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Monday, November 09, 2009

Final Thoughts: Java Puzzler: Splitting Hairs

This is the final in a series of posts about a puzzler [ post containing the question ] [ post containing the answer ]. In those two posts I highlighted some surprising behavior in String.split().

Why the surprising behavior?

Well, and here's why my job is damn cool: after discovering this issue, I dropped a note to Josh Bloch, who quickly replied: (edited summary)
Yes, this is a pain. FWIW, it was done for a very good reason: compatibility with Perl. The guy who did it is Mike "madbot" McCloskey, who now works with us at Google. Mike made sure that Java's regular expressions passed virtually every one of the 30K Perl regular expression tests (and ran faster).
I have no real issues with the way Madbot implemented regular expressions in Java, nor with the goal of Perl compatibility. Perl's regular expression language was very popular, and derivatives of it were implemented not only in Java, but , JavaScript, PCRE, Python, Ruby, Microsoft's .NET Framework, and the W3C's XML Schema.[ref]

But I do have issue with String getting saddled with a method that quietly explodes the API's complexity.

So why does Perl work this way? I don't know, dude. This isn't a Perl Puzzler.

However, I tried to recreate the original puzzler in Perl as a way to validate the original puzzler's behavior. Unfortunately, I failed using perl v5.8.8 on my OSX machine. This script:

@first = split(/:/, "");
@second = split(/:/, ":");

print scalar @first . " [@first]\n";
print scalar @second . " [@second]\n";


0 []
0 []

I'm not claiming there's either a bug or implementation change in either the Java or Perl implementations, but I sure am curious.

Possible Solutions

1. Hacking String.split

I don't attest to this, but it seems that you can ensure consistent behavior by appending a copy of the delimiter. So, if you plan to split a string by its colons you can do:

String[] result = (string + ":").split(":")

I'm sure you can find all sorts of issues with this example. Go for it. Point them out in the comments.

Besides, that's not much of a solution.

2. Get a String tokenizer

A second solution is to use StringTokenizer, which I completely forgot about Wim Jongman made a comment in the solution post.

Of course, even it has its own specific behavior.

public class Main {
  public static void main(String[] args) {

  static void tokenize(String s) {
    StringTokenizer t = new StringTokenizer(s, ":");
    List l = new ArrayList();
    while (t.hasMoreTokens()) {
    System.out.printf("Tokenization of %s is %s\n", s, l);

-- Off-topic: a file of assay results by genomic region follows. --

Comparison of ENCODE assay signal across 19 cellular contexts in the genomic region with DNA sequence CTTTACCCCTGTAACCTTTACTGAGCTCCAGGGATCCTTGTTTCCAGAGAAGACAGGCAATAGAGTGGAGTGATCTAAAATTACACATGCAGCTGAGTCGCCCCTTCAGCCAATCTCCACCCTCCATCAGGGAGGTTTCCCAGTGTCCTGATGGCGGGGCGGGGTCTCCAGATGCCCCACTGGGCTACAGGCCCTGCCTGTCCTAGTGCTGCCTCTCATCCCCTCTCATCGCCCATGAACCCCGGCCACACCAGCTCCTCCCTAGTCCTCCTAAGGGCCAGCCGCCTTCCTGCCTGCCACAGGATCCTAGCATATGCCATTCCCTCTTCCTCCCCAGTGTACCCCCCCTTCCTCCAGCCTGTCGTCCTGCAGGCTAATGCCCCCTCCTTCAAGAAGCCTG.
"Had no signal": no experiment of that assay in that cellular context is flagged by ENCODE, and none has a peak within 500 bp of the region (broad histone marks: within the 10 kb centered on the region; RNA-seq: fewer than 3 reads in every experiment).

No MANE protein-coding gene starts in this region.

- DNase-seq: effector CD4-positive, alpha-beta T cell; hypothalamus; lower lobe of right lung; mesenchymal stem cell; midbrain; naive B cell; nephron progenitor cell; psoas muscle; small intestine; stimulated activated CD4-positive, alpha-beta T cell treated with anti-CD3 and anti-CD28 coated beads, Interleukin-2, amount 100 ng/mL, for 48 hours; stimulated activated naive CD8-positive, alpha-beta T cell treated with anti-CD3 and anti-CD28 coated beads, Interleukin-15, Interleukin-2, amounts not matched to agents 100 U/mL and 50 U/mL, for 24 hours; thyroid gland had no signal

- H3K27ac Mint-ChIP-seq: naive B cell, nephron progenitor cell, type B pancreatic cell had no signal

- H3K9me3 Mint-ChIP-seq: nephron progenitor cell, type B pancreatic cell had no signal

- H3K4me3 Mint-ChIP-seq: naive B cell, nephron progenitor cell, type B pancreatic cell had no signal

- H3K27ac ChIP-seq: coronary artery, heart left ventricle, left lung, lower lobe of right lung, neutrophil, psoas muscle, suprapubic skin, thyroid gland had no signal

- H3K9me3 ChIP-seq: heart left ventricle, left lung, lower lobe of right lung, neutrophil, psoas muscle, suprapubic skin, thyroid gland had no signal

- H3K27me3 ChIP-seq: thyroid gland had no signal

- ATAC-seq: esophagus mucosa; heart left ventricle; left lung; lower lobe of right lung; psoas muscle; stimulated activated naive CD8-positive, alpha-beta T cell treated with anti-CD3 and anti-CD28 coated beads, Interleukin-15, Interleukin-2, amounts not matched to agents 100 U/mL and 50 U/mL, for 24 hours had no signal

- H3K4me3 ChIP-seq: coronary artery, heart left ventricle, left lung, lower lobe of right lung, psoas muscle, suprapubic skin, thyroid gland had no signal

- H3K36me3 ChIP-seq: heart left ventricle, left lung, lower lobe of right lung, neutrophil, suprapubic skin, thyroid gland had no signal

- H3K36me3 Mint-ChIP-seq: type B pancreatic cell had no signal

Tokenization of  is []
Tokenization of : is []
Tokenization of a: is [a]
Tokenization of :a is [a]
Tokenization of a:a is [a, a]
Tokenization of :: is []

3. Get your serving of Guava.

Here's a nice one: Project Guava. Project Guava is a soon-to-be open sourced library some of Google's core Java code. I've worked with these libraries for five years and I attest that they're wonderful to use. The only problem: it's not out yet. Kevin Bourrillion tells me. though, that an initial release will be available before Thanksgiving.

Note: You may already be aware of the open source project for Google's collections library. When Guava is released, the Google Collections library will go away.

The Guava libraries have a class called Splitter. Splitter's purpose is to alleviate some the confusion that comes with String.split.
By default Splitter's behavior is very simplistic:

Splitter.on(',').split("foo,,bar,  quux")

This returns an iterable containing ["foo", "", "bar", " quux"]. Notice that the splitter does not assume that you want empty strings removed, or that you wish to trim whitespace. If you want features like these, simply ask for them:

private static final Splitter MY_SPLITTER = Splitter.on(',')
You can read more about Guava in Kevin Bourrillion's presentation slide deck from September of this year. Splitter is covered in slides 13 to 17.

Avoiding the real issue

There are two ways of looking back on the variety of votes: either people were assuming that String.split had confusing behavior, or they just expected it to work as as they would hope. Some might want a parse of ":" to return two elements. Some might want it to return one. Or zero. Something as seemingly simple as string tokenization has behavior that just might not meet your expectations. I'd like to say that Guava's Splitter will do the trick for everyone (as it does for my case of parsing a classpath) but you need to evaluate it for yourself.

This has been a rather long way of saying: test your edge cases. Thanks for reading.


Dan said...

In Python:

>>> ''.split(':')
>>> ':'.split(':')
['', '']

Looks like it does the right thing.

Foodberg said...

@Dan, thanks for the comment. See, it depends on the operation.

If it's for parsing a Unix Path, I would want ''.split[':'] to return []. For parsing delimited data with a fixed (or at least, non-zero) number of fields, I'd want Python's behavior. I think the user has to come around to realize that xxx.split(":") might not do what you want, though may be totally valid for another use case.

Piotr Maj said...

":".split(":", -1) does the trick (same as in perl).

Unknown said...

I would almost agree that Google's Splitter class is good enough for everyone. But, there is no mechanism that I could see for returning the delimiters, as does StringTokenizer. If it does, I missed it.

Foodberg said...

Hey, Mike. It might not. Good catch.

Jackie Co Kad said...
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